The act of cutting up a pill sparked a memory of a pop-up drug deal I once witnessed courtesy of my brother. I was sitting on his couch in his apartment, in between these two shady guys whose names I don’t even think my brother knew. All of a sudden my brother burst out of the kitchen, jumped in front of the three of us and dumped a rainbow assortment of pills on the coffee table. He was all jumpy and spastic as he chanted with a semi-toothless grin, “Yo, what you want? Anything you need, it’s right here.” I don’t remember what the two guys picked up off the table but I do remember wondering where the hell my brother got all of those pills and why he thought it was okay to do that in front of me, his baby sister.
I knew that it could take up to six weeks for the Zoloft to work its mood-stabilizing magic. But after six months had passed without any noticeable changes, my psychiatrist and I agreed that it was time to move on. He warned me though that tapering off the Zoloft could be challenging but never mentioned anything about the possibility of experiencing full-blown withdrawal.
I was living in New York at the time and remember sitting on the 6 train and feeling my head slowly slipping off of my neck sideways. My eyes were engorged and wobbling like squares of Jello. The light from the subway car made my pupils bleed. Every noise made paper cut thin slits in my skin. Quick zaps of electricity rained down my spinal cord, causing my limbs to twitch uncontrollably. The palms of my hands were drowning in sweat and my jaw was tense and sore from constantly clenching my teeth. My entire body was in agony and all I wanted to do was curl myself into the tightest ball possible to squeeze out the pain.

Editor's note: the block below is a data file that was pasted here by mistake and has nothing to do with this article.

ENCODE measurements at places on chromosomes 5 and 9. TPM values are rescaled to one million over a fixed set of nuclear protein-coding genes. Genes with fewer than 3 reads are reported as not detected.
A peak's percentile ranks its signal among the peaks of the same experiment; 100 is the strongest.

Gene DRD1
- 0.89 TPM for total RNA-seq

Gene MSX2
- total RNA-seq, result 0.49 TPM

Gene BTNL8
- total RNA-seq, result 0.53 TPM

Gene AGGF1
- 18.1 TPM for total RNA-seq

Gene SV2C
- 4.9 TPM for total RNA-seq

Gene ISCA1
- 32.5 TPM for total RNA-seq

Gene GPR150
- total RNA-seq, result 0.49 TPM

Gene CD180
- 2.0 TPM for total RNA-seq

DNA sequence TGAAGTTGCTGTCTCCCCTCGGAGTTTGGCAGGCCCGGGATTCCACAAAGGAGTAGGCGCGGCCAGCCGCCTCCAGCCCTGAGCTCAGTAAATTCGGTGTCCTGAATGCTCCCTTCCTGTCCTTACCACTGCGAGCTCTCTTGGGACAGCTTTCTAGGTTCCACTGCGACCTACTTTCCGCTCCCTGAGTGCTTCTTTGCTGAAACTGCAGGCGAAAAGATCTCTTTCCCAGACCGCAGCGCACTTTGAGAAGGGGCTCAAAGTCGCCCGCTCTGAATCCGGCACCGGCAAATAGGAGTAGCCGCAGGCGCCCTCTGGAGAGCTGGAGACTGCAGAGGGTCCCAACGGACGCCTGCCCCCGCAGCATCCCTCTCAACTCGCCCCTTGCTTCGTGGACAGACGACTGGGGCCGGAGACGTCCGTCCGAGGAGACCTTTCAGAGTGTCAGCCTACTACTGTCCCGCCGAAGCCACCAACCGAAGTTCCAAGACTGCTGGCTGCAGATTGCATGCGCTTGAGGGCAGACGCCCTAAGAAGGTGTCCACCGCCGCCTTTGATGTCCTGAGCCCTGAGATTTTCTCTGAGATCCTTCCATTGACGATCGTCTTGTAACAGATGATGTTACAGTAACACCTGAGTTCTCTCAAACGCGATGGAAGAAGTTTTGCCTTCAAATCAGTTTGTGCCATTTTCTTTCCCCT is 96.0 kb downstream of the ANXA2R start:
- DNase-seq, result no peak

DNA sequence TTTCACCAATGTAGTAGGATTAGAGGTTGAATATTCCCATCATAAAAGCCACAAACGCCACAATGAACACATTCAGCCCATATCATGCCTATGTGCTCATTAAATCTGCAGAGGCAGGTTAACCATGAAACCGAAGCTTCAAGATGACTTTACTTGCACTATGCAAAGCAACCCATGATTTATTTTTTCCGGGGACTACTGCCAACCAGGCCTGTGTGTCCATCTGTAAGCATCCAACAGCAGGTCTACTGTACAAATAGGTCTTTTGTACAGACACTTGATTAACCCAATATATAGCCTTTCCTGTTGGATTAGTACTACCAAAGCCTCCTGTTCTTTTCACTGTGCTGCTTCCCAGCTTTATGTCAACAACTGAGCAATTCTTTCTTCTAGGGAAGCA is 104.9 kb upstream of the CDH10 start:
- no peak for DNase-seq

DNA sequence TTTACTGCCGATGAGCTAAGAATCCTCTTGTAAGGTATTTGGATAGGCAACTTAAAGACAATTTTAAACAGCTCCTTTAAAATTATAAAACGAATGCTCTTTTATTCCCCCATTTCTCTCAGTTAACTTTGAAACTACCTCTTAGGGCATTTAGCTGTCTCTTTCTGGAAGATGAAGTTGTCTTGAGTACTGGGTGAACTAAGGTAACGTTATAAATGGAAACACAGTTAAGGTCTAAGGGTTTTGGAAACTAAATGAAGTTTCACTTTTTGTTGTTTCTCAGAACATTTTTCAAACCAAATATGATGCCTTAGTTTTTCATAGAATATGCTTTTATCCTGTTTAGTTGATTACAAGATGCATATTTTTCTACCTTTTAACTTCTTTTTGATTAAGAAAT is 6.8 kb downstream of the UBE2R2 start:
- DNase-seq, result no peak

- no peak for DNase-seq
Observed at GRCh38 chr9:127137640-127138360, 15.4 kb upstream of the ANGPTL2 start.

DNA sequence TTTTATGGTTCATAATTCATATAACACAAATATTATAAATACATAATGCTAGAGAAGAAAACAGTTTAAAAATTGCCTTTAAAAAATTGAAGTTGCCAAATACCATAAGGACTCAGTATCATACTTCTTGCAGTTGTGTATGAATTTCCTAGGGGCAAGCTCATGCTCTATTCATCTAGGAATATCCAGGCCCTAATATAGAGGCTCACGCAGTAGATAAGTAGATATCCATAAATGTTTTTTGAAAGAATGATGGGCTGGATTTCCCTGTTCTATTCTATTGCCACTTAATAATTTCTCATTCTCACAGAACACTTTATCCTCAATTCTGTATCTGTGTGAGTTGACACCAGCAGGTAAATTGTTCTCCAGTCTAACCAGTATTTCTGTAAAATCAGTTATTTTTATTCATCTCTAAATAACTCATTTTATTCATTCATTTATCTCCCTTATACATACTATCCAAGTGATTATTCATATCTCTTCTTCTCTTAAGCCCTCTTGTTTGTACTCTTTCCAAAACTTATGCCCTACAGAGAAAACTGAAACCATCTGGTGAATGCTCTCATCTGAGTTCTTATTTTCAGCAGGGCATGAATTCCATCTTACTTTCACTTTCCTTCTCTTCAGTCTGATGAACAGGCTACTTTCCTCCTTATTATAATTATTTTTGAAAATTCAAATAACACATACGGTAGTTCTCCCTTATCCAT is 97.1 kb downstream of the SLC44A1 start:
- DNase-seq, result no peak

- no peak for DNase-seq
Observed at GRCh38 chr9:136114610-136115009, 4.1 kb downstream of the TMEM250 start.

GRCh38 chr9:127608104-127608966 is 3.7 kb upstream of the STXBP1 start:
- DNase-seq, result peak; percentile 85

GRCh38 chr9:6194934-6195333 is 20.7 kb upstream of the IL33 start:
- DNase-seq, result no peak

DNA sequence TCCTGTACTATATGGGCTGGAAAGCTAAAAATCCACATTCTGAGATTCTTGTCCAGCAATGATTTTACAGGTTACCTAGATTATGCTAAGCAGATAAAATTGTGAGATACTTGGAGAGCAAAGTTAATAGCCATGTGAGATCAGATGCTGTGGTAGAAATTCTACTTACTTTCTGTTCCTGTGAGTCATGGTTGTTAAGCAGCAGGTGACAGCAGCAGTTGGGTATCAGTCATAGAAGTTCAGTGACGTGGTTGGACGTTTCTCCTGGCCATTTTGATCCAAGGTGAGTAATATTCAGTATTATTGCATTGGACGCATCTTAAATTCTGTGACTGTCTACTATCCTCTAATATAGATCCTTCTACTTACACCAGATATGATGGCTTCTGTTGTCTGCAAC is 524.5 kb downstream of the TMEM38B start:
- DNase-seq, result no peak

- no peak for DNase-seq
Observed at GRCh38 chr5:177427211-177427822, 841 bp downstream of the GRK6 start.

If I would have just talked to my doctor about what was happening or even gone on the Internet to do some research, I would have figured out that what I was experiencing was completely common. But instead, all I kept thinking and believing was, Oh my God, I’m addicted to Zoloft!
Eventually, I talked to my psychiatrist and we worked together through my fears of being addicted to Zoloft while smoothing out my withdrawal symptoms. In total, it took a little over a month before I felt normal again. Since Zoloft, I’ve tried Ativan, Wellbutrin and Lamictal, none of which seemed to work in the long run. At one point I was prescribed Klonopin but once I learned how great the potential for addiction was, I dumped the entire bottle of pills I had down the toilet. I did the same with my bottle of Ambien. The reality is that addiction has destroyed my family and even if I’m not in danger of becoming an addict, the risk is just too big for me to take. I’d rather play it safe.
A little over a year ago, I started seeing a new psychiatrist and within 10 minutes of our first meeting, we had the medication convo. After I filled her in on my still unstable mood, my withdrawal episode and my fears around addiction, she gently paused, looked out the window and said, “Have you ever tried Prozac?” I nearly fell out of my chair.
Despite my earlier declaration that I would never use it, I walked out of her office that day with a fresh script for Prozac—or Fluoxetine, as I prefer to call it—in my hand. I’ve been taking 20 mg every morning for a year now with great success and am happy to report that I finally found something that works for me.
I still don’t know if taking Prozac makes me crazy but I do know that it definitely has not turned me into an addict.